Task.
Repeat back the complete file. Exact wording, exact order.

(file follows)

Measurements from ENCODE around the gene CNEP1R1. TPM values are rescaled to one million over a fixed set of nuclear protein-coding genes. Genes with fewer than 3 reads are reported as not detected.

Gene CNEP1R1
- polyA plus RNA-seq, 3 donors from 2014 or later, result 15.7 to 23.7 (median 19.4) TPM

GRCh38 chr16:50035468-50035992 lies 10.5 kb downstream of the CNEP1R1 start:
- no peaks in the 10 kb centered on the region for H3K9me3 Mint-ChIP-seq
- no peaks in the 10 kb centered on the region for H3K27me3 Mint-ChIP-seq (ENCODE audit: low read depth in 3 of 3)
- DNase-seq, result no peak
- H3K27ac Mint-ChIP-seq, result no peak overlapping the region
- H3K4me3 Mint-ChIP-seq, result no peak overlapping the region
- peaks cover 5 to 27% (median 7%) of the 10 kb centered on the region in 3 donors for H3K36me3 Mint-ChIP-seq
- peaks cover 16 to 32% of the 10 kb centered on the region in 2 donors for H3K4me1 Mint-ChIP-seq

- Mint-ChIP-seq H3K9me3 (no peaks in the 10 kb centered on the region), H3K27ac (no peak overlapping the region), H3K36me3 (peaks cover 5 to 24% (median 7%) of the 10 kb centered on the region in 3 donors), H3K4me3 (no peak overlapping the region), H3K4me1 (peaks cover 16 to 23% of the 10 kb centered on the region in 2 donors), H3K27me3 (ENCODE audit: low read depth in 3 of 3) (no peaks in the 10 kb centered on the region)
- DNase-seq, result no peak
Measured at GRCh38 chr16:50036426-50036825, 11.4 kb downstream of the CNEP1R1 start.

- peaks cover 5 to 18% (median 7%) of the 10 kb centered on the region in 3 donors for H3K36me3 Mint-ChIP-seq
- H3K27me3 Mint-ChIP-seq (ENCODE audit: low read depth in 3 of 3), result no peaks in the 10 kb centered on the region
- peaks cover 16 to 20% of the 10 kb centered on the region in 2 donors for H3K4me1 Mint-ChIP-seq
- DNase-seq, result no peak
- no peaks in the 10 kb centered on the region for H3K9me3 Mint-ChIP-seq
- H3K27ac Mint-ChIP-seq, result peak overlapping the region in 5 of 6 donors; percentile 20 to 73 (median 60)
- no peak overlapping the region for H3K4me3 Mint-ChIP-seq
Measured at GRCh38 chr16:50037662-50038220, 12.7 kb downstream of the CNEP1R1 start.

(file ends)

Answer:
Measurements from ENCODE around the gene CNEP1R1. TPM values are rescaled to one million over a fixed set of nuclear protein-coding genes. Genes with fewer than 3 reads are reported as not detected.

Gene CNEP1R1
- polyA plus RNA-seq, 3 donors from 2014 or later, result 15.7 to 23.7 (median 19.4) TPM

GRCh38 chr16:50035468-50035992 lies 10.5 kb downstream of the CNEP1R1 start:
- no peaks in the 10 kb centered on the region for H3K9me3 Mint-ChIP-seq
- no peaks in the 10 kb centered on the region for H3K27me3 Mint-ChIP-seq (ENCODE audit: low read depth in 3 of 3)
- DNase-seq, result no peak
- H3K27ac Mint-ChIP-seq, result no peak overlapping the region
- H3K4me3 Mint-ChIP-seq, result no peak overlapping the region
- peaks cover 5 to 27% (median 7%) of the 10 kb centered on the region in 3 donors for H3K36me3 Mint-ChIP-seq
- peaks cover 16 to 32% of the 10 kb centered on the region in 2 donors for H3K4me1 Mint-ChIP-seq

- Mint-ChIP-seq H3K9me3 (no peaks in the 10 kb centered on the region), H3K27ac (no peak overlapping the region), H3K36me3 (peaks cover 5 to 24% (median 7%) of the 10 kb centered on the region in 3 donors), H3K4me3 (no peak overlapping the region), H3K4me1 (peaks cover 16 to 23% of the 10 kb centered on the region in 2 donors), H3K27me3 (ENCODE audit: low read depth in 3 of 3) (no peaks in the 10 kb centered on the region)
- DNase-seq, result no peak
Measured at GRCh38 chr16:50036426-50036825, 11.4 kb downstream of the CNEP1R1 start.

- peaks cover 5 to 18% (median 7%) of the 10 kb centered on the region in 3 donors for H3K36me3 Mint-ChIP-seq
- H3K27me3 Mint-ChIP-seq (ENCODE audit: low read depth in 3 of 3), result no peaks in the 10 kb centered on the region
- peaks cover 16 to 20% of the 10 kb centered on the region in 2 donors for H3K4me1 Mint-ChIP-seq
- DNase-seq, result no peak
- no peaks in the 10 kb centered on the region for H3K9me3 Mint-ChIP-seq
- H3K27ac Mint-ChIP-seq, result peak overlapping the region in 5 of 6 donors; percentile 20 to 73 (median 60)
- no peak overlapping the region for H3K4me3 Mint-ChIP-seq
Measured at GRCh38 chr16:50037662-50038220, 12.7 kb downstream of the CNEP1R1 start.